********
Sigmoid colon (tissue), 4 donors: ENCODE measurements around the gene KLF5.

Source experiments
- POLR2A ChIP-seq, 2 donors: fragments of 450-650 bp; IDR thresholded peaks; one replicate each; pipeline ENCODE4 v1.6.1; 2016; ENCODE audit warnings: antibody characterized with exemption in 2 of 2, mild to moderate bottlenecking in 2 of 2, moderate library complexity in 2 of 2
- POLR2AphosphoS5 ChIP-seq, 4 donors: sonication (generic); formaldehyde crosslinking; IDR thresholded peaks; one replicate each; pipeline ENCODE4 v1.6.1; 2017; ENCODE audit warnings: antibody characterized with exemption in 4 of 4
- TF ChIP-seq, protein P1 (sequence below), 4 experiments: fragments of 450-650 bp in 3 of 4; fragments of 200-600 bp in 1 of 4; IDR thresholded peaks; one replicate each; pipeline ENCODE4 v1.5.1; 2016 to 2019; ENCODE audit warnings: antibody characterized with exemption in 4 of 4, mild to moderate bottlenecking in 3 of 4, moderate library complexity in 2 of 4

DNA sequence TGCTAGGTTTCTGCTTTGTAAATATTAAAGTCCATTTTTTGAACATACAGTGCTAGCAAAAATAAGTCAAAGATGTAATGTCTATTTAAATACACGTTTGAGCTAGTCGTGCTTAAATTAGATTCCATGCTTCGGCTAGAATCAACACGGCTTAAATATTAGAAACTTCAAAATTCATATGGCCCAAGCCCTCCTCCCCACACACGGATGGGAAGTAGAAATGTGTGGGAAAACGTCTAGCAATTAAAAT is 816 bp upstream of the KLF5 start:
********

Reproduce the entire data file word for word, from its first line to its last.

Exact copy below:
Sigmoid colon (tissue), 4 donors: ENCODE measurements around the gene KLF5.

Source experiments
- POLR2A ChIP-seq, 2 donors: fragments of 450-650 bp; IDR thresholded peaks; one replicate each; pipeline ENCODE4 v1.6.1; 2016; ENCODE audit warnings: antibody characterized with exemption in 2 of 2, mild to moderate bottlenecking in 2 of 2, moderate library complexity in 2 of 2
- POLR2AphosphoS5 ChIP-seq, 4 donors: sonication (generic); formaldehyde crosslinking; IDR thresholded peaks; one replicate each; pipeline ENCODE4 v1.6.1; 2017; ENCODE audit warnings: antibody characterized with exemption in 4 of 4
- TF ChIP-seq, protein P1 (sequence below), 4 experiments: fragments of 450-650 bp in 3 of 4; fragments of 200-600 bp in 1 of 4; IDR thresholded peaks; one replicate each; pipeline ENCODE4 v1.5.1; 2016 to 2019; ENCODE audit warnings: antibody characterized with exemption in 4 of 4, mild to moderate bottlenecking in 3 of 4, moderate library complexity in 2 of 4

DNA sequence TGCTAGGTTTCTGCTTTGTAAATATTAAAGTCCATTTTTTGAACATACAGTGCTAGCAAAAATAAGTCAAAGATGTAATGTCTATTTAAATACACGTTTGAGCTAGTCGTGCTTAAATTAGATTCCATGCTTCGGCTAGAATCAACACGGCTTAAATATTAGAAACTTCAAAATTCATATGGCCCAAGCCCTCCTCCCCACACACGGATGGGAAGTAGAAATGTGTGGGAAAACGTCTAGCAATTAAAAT is 816 bp upstream of the KLF5 start: